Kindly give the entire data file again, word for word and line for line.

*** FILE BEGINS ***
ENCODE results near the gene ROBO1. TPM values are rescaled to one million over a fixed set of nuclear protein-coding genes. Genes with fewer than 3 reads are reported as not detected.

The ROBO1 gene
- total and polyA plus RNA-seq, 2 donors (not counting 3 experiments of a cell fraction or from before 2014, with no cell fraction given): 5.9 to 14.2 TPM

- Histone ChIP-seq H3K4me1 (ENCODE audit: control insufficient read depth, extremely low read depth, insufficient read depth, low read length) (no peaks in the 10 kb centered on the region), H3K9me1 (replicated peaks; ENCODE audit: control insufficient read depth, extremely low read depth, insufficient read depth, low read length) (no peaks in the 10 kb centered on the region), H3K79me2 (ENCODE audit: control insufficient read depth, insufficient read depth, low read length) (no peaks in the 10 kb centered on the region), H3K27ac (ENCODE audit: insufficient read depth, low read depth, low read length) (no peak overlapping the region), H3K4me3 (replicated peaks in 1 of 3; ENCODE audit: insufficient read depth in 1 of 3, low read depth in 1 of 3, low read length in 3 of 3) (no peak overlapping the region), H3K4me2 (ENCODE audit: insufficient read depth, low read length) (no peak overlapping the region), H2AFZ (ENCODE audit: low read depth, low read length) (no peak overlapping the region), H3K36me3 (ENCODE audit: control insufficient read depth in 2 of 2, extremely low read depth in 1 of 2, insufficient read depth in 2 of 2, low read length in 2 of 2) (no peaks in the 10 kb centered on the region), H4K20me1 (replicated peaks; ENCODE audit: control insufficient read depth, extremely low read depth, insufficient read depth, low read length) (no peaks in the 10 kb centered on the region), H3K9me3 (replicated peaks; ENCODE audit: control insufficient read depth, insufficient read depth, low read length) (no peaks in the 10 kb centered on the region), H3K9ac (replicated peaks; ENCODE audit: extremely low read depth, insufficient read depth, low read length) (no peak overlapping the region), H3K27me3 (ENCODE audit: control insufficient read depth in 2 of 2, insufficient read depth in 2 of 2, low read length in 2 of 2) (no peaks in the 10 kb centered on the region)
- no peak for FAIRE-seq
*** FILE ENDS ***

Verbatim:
ENCODE results near the gene ROBO1. TPM values are rescaled to one million over a fixed set of nuclear protein-coding genes. Genes with fewer than 3 reads are reported as not detected.

The ROBO1 gene
- total and polyA plus RNA-seq, 2 donors (not counting 3 experiments of a cell fraction or from before 2014, with no cell fraction given): 5.9 to 14.2 TPM

- Histone ChIP-seq H3K4me1 (ENCODE audit: control insufficient read depth, extremely low read depth, insufficient read depth, low read length) (no peaks in the 10 kb centered on the region), H3K9me1 (replicated peaks; ENCODE audit: control insufficient read depth, extremely low read depth, insufficient read depth, low read length) (no peaks in the 10 kb centered on the region), H3K79me2 (ENCODE audit: control insufficient read depth, insufficient read depth, low read length) (no peaks in the 10 kb centered on the region), H3K27ac (ENCODE audit: insufficient read depth, low read depth, low read length) (no peak overlapping the region), H3K4me3 (replicated peaks in 1 of 3; ENCODE audit: insufficient read depth in 1 of 3, low read depth in 1 of 3, low read length in 3 of 3) (no peak overlapping the region), H3K4me2 (ENCODE audit: insufficient read depth, low read length) (no peak overlapping the region), H2AFZ (ENCODE audit: low read depth, low read length) (no peak overlapping the region), H3K36me3 (ENCODE audit: control insufficient read depth in 2 of 2, extremely low read depth in 1 of 2, insufficient read depth in 2 of 2, low read length in 2 of 2) (no peaks in the 10 kb centered on the region), H4K20me1 (replicated peaks; ENCODE audit: control insufficient read depth, extremely low read depth, insufficient read depth, low read length) (no peaks in the 10 kb centered on the region), H3K9me3 (replicated peaks; ENCODE audit: control insufficient read depth, insufficient read depth, low read length) (no peaks in the 10 kb centered on the region), H3K9ac (replicated peaks; ENCODE audit: extremely low read depth, insufficient read depth, low read length) (no peak overlapping the region), H3K27me3 (ENCODE audit: control insufficient read depth in 2 of 2, insufficient read depth in 2 of 2, low read length in 2 of 2) (no peaks in the 10 kb centered on the region)
- no peak for FAIRE-seq